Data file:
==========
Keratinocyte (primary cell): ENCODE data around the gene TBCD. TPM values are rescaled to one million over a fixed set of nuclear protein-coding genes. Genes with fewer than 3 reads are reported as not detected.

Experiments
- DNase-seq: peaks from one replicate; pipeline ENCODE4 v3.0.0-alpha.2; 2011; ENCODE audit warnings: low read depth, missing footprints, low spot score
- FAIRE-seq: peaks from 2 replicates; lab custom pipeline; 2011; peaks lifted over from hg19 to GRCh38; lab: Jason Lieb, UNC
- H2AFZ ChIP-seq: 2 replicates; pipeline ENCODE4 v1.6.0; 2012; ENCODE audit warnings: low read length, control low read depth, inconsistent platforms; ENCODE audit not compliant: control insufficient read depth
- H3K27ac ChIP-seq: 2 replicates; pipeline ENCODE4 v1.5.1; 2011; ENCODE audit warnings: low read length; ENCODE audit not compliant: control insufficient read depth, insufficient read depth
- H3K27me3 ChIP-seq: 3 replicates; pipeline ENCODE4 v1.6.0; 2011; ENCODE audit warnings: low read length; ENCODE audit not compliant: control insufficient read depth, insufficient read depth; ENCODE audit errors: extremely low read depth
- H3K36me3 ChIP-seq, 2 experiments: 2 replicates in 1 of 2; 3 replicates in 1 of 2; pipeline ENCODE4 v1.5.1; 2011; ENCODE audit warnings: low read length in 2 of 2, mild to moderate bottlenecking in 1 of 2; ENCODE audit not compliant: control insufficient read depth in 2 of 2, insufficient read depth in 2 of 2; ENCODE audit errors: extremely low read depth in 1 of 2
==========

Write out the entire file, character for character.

Keratinocyte (primary cell): ENCODE data around the gene TBCD. TPM values are rescaled to one million over a fixed set of nuclear protein-coding genes. Genes with fewer than 3 reads are reported as not detected.

Experiments
- DNase-seq: peaks from one replicate; pipeline ENCODE4 v3.0.0-alpha.2; 2011; ENCODE audit warnings: low read depth, missing footprints, low spot score
- FAIRE-seq: peaks from 2 replicates; lab custom pipeline; 2011; peaks lifted over from hg19 to GRCh38; lab: Jason Lieb, UNC
- H2AFZ ChIP-seq: 2 replicates; pipeline ENCODE4 v1.6.0; 2012; ENCODE audit warnings: low read length, control low read depth, inconsistent platforms; ENCODE audit not compliant: control insufficient read depth
- H3K27ac ChIP-seq: 2 replicates; pipeline ENCODE4 v1.5.1; 2011; ENCODE audit warnings: low read length; ENCODE audit not compliant: control insufficient read depth, insufficient read depth
- H3K27me3 ChIP-seq: 3 replicates; pipeline ENCODE4 v1.6.0; 2011; ENCODE audit warnings: low read length; ENCODE audit not compliant: control insufficient read depth, insufficient read depth; ENCODE audit errors: extremely low read depth
- H3K36me3 ChIP-seq, 2 experiments: 2 replicates in 1 of 2; 3 replicates in 1 of 2; pipeline ENCODE4 v1.5.1; 2011; ENCODE audit warnings: low read length in 2 of 2, mild to moderate bottlenecking in 1 of 2; ENCODE audit not compliant: control insufficient read depth in 2 of 2, insufficient read depth in 2 of 2; ENCODE audit errors: extremely low read depth in 1 of 2